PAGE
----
Township Sections of Mini-Biographies
The History of Otsego County, New York
D. Hamilton Hurd
Published by Everts & Fariss, Philadelphia
E. R. FORD located in this place in about 1825, and succeeded
Beers & St. John, where he remained some time, and afterwards
moved to a location near James McDonald's, and subsequently
erected the building known as the stone-store. Mr. Ford was a
prominent and influential citizen, and did much to advance the
interests of the village. He served several years as supervisor and
justice of the peace, and was also instrumental in organizing the
Albany and Susquehanna railroad, of which he was a director. He
died in 1872*, leaving a widow, Harriet, and the following children,
all of whom except the latter reside in the village: De Witt is a
prominent and active citizen; Sylvester is a boot and shoe merchant,
firm of Gildersleeve & Ford; Clinton C. is a jeweler; E. R. Ford, Jr.,
is of the firm of N. I. & E. R. Ford, drugs; Raymond is in the War
Department, under General Schurz.
* See bio for E. R. Ford. Note discrepancy in death date between
bio and this section (tombstone is July 22, 1873). Eliakim & much of
his family are buried in Riverside Cemetery, Oneonta]
An honored pioneer is Timothy SABIN, who came from Pauling,
Dutchess county, in 1811, and located on premises now owned by
Delos YAGER. He began mercantile business in 1831, and for
nearly ten years conducted a large business. He has two sons
living, E. R Sabin, in the village, and C. B. Sabin, of Galveston,
Texas. The latter is an ex-judge of the supreme court of Texas, and
a leading attorney, and the postmaster in Galveston. Mr. Timothy
is now past the Scriptural age of "threescore and ten," but still
retains much of his youthful vigor, and vividly related incidents
of "Auld Lang Syne."
An enterprising early settler in the village was William ANGELL, who
kept the well-known public-house called Angell's tavern, which
stood on the site now occupied by the Rockwell block. He was a
public-spirited man, and was ever foremost in all matters concerning
the welfare of the village. He was instrumental in building the
turnpike, and in various other improvements was the leading spirit.
He predicted the present prosperity of Oneonta, and was ever
sounding its praises. In the early days much strife existed between
Unadilla and Oneonta, and one day while sitting by the tavern fire
holding an animated discussion with Sherman PAGE, of Unadilla,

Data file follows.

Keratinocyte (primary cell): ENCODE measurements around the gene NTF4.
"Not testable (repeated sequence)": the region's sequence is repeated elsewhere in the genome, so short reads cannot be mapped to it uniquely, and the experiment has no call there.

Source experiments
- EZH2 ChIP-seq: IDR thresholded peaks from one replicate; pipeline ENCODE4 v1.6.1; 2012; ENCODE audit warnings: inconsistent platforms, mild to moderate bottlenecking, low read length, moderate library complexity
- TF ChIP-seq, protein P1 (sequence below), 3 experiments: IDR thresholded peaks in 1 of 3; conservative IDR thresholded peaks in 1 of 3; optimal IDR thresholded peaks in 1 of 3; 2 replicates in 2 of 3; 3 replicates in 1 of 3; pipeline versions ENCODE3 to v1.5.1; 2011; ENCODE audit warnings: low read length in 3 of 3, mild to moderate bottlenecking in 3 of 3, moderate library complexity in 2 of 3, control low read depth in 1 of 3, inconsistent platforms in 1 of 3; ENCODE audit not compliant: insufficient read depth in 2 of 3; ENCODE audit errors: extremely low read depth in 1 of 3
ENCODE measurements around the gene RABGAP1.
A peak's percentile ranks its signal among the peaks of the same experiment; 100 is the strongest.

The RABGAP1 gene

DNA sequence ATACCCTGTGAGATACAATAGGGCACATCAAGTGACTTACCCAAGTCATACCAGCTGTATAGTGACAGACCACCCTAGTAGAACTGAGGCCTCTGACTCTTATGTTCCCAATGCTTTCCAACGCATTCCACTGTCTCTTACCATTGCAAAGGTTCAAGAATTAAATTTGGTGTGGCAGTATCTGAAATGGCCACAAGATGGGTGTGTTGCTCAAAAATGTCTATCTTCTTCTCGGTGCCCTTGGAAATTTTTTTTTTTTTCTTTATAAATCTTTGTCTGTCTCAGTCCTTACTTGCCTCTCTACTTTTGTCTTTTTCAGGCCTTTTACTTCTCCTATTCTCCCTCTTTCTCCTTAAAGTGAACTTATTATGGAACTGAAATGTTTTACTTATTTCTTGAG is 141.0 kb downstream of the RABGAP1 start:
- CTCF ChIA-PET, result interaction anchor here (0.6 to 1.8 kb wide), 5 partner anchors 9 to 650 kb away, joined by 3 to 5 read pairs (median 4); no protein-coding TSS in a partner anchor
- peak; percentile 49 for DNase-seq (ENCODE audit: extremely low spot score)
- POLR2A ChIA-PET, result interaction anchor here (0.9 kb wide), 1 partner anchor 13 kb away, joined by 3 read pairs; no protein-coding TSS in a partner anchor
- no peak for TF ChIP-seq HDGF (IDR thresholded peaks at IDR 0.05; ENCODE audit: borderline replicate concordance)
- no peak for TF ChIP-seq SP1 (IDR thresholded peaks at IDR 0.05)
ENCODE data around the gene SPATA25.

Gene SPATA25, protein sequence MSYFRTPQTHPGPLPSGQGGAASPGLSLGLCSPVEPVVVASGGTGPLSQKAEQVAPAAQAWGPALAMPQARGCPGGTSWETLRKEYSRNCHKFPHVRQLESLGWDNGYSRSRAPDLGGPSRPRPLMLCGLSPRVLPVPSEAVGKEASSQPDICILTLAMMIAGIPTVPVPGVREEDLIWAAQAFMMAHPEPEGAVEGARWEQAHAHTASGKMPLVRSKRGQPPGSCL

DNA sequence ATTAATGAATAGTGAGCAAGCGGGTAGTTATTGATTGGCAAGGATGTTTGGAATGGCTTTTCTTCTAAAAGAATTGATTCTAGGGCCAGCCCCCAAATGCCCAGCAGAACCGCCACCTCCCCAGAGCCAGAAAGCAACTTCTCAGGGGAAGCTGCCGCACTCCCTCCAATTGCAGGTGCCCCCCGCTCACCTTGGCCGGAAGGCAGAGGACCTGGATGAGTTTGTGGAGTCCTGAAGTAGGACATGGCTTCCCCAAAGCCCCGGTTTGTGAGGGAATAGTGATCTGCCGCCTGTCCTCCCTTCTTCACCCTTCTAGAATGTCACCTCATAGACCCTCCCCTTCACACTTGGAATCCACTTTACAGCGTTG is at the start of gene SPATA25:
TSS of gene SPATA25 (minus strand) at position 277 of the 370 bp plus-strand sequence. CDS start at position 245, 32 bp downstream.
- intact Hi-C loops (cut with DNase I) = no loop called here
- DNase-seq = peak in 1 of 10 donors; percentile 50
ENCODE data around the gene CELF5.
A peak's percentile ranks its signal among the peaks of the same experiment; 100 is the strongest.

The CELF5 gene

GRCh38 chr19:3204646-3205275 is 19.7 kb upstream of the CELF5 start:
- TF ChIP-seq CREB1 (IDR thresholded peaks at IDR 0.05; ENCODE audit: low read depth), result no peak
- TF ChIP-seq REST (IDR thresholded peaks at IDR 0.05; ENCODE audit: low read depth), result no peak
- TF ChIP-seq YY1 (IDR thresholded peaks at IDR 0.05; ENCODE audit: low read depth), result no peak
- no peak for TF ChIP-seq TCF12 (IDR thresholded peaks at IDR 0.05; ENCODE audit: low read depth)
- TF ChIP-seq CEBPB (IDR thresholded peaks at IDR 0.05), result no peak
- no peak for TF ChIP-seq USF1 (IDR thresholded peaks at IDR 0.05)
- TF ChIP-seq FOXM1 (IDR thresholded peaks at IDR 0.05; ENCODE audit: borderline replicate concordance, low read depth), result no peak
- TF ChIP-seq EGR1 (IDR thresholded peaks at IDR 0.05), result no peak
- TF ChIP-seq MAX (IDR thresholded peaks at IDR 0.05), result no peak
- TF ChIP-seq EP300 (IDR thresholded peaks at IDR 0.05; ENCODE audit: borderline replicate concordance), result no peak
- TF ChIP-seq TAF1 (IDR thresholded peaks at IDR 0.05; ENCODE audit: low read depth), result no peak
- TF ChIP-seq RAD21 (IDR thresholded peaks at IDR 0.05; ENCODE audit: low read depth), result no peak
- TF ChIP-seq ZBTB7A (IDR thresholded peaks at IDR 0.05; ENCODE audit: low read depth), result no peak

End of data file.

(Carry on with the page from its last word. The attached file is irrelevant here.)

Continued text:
as to the relative importance of the two places, he looked out of
the window at the east side of the street, which at that time was a
steep bluff, and said, "Page, the time is coming when that whole
side of the street will be built up," and closed by saying that it was
the best town in the valley. "Yes," replied Page, "it's the best town
to go from that I know of." John TANNER, an active business
man, married a daughter of Mr. Angell. A daughter of Mr.
Angell-Mrs.. Levi TARBOR-resides in Portlandville, and a son-
A prominent pioneer was Asel MARVIN. Two children-Asel
Marvin, Jr., and Mrs. Fitch PARISH-reside in the village.
Worthy and honored pioneers were Solomon and David YAGER,
father and son, who came from Rensselaer Co., N.Y., in about 1806,
and located on lands now owned by Peter Yager, on Oneonta creek.
The following are children of David, viz.: David J. Yager is a
prominent citizen, and has held the office of supervisor, justice of
the peace, etc. He is a coal merchant, and resides in the village of
Oneonta. A daughter-Mrs. H. McCALL-also resides in the village,
Henry in the town, and John D. and Juliana TERRILL in Oneida
county. Solomon Yager and Mrs. James JINKS, children of John
S., are residents of the town.
Daniel PEET, a Quaker, was also a pioneer. Two grandsons, James
T. Peet, a farmer, and Solomon, a mechanic, reside in the town.
A pioneer in this locality was Thomas MERENUS, father of
Jeremiah T. Merenus mentioned above. He was a Revolutionary
soldier, and was taken prisoner and sent to Canada, and together
with others confined under a powder magazine. They were
tunneling out, and the old soldier had fixed a slow-match to blow it
up, but was betrayed by a fellow-captive, and taken out and given
a brutal flogging. He died in this town. George, a brother of
Thomas Merenus, was also a pioneer in this vicinity
Major Asa EMMONS, of honored memory, was an active
pioneer, and owned a carding- and fulling-mill. A son, Carleton
Emmons, a leading citizen of the town, resides at Emmons. Mr.
Emmons was supervisor of Oneonta in 1843, '49, '52, '53
[Note: see bio for Carleton Emmons]
William MERENUS was an early settler on the lands now occupied
by E. D. COUSE. He and his wife were two of seven that organized
a Dutch Reformed church in Oneonta. A son, William, lives in
Sidney, and a grandson is an elder in the Presbyterian church in
WALLING- In the locality now known as Emmons' Station,
Jeremiah S. WALLING was a pioneer. Abner Walling, a son,
lives in the village.
Nathaniel NILES, a Quaker, originally from Rhode Island, but
latterly from Pine Plains, Dutchess county, was a pioneer, and the
homestead is now owned by a son, Hanson NILES.
HODGE- On the banks of the Otego creek early settlers were
Joseph and Ephraim HODGE; Daniel, Ephraim, and Andrew, sons
of Joseph, reside in the town.
Ferrel DININNEY was also an early settler in this town. Two sons,
Ferrel and John, are attorneys in Addison, Steuben county.
SNOW- Prominently identified with the interests of Oneonta is
Colonel William W. SNOW, a native of Franklin Co., Mass., who
located here soon after 1830. He has labored zealously to promote
the welfare of the village, and his fellow-citizens have called him
to occupy many positions of trust ad responsibility. He was chosen
to the coloneley of a regiment of militia, served several years as
supervisor of Oneonta, elected to congress in 1848, and to the
legislature in 1844 and 1870. He was chosen president of the First
National bank in 1876, which position he still occupies.